UNFPA Campaign to end Fistula in Sudan
In a press release issued on 8 June, UNFPA Office in southern Sudan announced that since the beginning of the global campaign to end Fistula launched in 40 countries in 2003 , UNFPA southern Sudan has been implementing programmes, conducting training sessions and providing essential drugs and equipment aimed at the prevention and treatment of women who are suffering from fistula throughout Southern Sudan.
Obstetric fistula-an abnormal hole in the birth canal caused by prolonged labour without prompt medical attention- leaves women with chronic incontinence and, in most cases, results in stillborn babies. Fistula occurs when emergency obstetric care is not available to women who develop complications during childbirth, which places women living in remote rural areas with little access to medical care at risk. Like maternal mortality, fistula is almost entirely preventable and occurs disproportionately among impoverished girls and women, especially those living far from medical services.
UNFPA estimates that 5000 new cases of obstetric fistula occur every year in Sudan where there are only three fistula centres across the country, in Western Darfur, Khartoum and Juba. In Southern Sudan, there are only eight qualified midwives with six in the capital city of Juba, Central Equatoria, and one each in Eastern and Western Equatoria States. This leaves seven States with no qualified midwives, where women are at an increased risk of developing fistula. This is further exacerbated by the fact that across the ten States of Southern Sudan, there are less than 30 general practitioners.
Currently, the Ministry of Health, in conjunction with UNFPA, is conducting a one-month training session on Emergency Obstetric Care (EmOC) for health workers from the Upper Nile, Northern Bahr El Gazal, Lakes and Jongolei States. A team of experts from UNFPA Headquarters in New York will be visiting Juba on 11-12 June as part of the Global Campaign to End Fistula. The team will meet with Ministry of Health officials and health care workers and will discus fistula prevention, maternal and reproductive health policy and strategy development towards reducing fistula and other preventable reproductive health related diseases in Southern Sudan in general.
Security and Humanitarian Developments in Southern Sudan and the Transitional Areas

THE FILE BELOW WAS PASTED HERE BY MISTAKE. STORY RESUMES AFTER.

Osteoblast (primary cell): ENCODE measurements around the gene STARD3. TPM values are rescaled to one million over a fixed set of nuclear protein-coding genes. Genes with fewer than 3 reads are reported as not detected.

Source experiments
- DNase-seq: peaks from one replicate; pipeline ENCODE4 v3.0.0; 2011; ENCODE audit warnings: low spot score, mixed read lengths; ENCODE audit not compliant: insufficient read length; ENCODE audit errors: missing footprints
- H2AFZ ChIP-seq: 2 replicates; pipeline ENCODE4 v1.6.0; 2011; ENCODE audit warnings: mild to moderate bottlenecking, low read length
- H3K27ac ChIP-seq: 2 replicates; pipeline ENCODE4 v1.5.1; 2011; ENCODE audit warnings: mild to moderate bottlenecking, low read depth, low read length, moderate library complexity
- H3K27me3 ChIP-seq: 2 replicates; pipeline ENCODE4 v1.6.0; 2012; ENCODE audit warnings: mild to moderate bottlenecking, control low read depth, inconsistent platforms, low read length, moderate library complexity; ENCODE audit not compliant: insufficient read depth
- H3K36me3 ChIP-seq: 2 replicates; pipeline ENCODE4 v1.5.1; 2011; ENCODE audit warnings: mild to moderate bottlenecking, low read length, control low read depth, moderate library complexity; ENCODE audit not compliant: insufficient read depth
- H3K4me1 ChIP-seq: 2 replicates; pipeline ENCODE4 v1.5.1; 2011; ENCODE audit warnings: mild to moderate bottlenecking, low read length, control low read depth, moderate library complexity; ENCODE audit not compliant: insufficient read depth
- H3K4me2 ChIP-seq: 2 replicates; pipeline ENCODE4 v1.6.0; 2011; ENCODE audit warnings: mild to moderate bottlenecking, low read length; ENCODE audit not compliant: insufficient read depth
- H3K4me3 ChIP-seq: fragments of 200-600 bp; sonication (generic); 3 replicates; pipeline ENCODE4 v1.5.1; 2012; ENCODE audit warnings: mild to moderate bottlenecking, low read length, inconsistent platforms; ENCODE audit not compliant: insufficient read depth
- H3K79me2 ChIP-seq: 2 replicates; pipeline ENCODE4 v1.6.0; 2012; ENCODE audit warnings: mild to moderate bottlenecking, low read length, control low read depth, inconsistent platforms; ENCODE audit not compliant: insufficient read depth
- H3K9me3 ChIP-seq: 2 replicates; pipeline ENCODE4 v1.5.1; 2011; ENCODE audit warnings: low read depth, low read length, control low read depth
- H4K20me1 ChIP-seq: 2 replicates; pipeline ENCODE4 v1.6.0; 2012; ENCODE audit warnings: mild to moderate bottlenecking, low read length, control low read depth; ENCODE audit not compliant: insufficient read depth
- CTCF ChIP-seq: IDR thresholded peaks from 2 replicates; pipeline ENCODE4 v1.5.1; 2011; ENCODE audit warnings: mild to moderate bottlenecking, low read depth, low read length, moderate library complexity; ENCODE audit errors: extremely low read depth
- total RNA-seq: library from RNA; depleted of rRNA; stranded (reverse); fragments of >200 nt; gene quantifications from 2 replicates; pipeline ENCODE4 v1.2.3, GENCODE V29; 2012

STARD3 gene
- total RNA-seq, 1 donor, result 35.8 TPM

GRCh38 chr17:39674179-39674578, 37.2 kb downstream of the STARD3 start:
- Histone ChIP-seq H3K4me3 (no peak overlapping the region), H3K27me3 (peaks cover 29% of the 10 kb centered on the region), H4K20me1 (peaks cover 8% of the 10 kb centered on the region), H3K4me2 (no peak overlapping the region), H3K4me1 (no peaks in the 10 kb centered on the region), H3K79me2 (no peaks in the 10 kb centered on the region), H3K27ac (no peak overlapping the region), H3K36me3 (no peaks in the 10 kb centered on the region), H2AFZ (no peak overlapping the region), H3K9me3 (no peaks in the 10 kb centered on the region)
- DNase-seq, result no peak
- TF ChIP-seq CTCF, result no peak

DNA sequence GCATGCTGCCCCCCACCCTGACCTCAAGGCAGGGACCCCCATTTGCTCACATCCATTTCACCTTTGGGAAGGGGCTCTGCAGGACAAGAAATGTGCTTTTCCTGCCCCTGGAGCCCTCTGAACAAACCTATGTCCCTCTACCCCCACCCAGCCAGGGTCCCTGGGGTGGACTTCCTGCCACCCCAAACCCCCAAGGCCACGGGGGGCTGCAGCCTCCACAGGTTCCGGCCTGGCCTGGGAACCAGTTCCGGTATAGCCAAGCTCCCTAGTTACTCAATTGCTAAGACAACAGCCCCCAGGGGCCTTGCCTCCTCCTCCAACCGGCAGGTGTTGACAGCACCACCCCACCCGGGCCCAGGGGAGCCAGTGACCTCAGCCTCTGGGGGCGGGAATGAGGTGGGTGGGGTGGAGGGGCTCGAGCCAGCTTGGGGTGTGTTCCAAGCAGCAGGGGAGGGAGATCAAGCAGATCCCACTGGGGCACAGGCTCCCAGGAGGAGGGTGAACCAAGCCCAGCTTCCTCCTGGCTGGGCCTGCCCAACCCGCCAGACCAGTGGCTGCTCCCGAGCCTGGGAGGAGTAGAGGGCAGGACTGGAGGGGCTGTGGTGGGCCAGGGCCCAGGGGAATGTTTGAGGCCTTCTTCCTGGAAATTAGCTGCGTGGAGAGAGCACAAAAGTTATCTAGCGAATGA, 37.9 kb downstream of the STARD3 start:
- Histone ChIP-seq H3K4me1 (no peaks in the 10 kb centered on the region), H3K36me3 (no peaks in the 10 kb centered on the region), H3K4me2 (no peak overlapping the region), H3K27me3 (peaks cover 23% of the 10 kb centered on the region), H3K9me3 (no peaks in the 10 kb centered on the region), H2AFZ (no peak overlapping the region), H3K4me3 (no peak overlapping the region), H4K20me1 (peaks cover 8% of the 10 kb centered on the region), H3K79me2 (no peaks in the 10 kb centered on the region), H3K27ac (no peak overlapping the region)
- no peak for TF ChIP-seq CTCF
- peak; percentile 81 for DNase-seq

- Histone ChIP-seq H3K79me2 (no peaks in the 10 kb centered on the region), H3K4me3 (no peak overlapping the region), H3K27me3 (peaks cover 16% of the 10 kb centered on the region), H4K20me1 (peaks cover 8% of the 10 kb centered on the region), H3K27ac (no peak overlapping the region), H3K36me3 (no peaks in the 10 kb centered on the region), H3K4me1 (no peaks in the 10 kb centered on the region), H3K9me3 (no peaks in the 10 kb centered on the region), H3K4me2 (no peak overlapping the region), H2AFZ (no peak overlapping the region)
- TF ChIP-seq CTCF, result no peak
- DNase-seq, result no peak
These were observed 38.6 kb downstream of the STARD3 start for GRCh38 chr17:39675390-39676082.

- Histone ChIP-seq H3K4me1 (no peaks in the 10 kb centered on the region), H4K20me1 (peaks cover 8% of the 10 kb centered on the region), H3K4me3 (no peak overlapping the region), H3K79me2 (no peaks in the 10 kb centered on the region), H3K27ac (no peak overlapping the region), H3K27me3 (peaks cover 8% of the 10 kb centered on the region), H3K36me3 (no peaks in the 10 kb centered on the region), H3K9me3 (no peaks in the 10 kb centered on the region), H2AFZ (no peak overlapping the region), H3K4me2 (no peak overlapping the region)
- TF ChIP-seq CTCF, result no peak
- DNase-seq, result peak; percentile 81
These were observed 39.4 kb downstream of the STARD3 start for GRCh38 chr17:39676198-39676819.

Primary and Secondary school students in Rumbek demonstrated on 7 June in front of the local offices of the Ministry of Education and Finance for the payment of their teachers' salaries. The demonstrators turned violent and started throwing stones at the offices. The Riot Police fired shots and used tear smoke to disperse the crowd.
Security and Humanitarian Developments in Darfur
On 5 June, a fire incident in Al Abassy IDP camp in Mellit destroyed 11 IDP shelters and displaced 60 individuals.
On 8 June, six INGO staff members were carjacked in Haskanita, (200 South East of El Fasher) and temporarily detained by SLA/MM elements. The reason for the staff detention is allegedly due to lack of notification of the SLA/MM in the area about the movement of the INGO. All staff members were released unharmed on 9 June following negotiations between UN Security and the SLA/MM.
On 8 June, three rented commercial trucks transporting a UN agency food items from Nyala to Shearia were stopped at gunpoint by Arab Militia men at Surayf, (50 km North East of Nyala). The truck drivers where forced to drive into a military camp of the Misseria tribe where the contents (Sugar and oil) of the trucks were off loaded. The food was meant for distribution at Sheaiea by an INGO. The three trucks were released after the drivers were questioned about the movement of other trucks along the same road. On 5 June, UN Agencies and the Humanitarian Affairs Commission (HAC) visited Kass to assess the needs of the new IDPs and to meet with the local Commissioner to discuss the difficulties faced to deliver services to the IDPs. The mission established that 86,522 people were receiving food.
A joint UN Agencies and an INGO team visited Tanakaro (15km South of Singita) to assess the situation of the reported displaced Rezigat population from Baro and Rijl Haren following the fighting in the Bulbul area from January to March 2007.The assessment mission reported that the population was living in shelters and that the children go to school to Singita where they can also find health services.
On 8 June, two national staff working with an INGO were attacked by three armed men at Foro Boranga, (178 Km South of El Geneina). One Thuraya was stolen. The two staff members were admitted to hospital with head, neck and back injuries.
On 9 June, several huts were destroyed by fire in Hassa Hissa IDP Camp, Zalingei. The number of the injured and cause of the fire are still not known.
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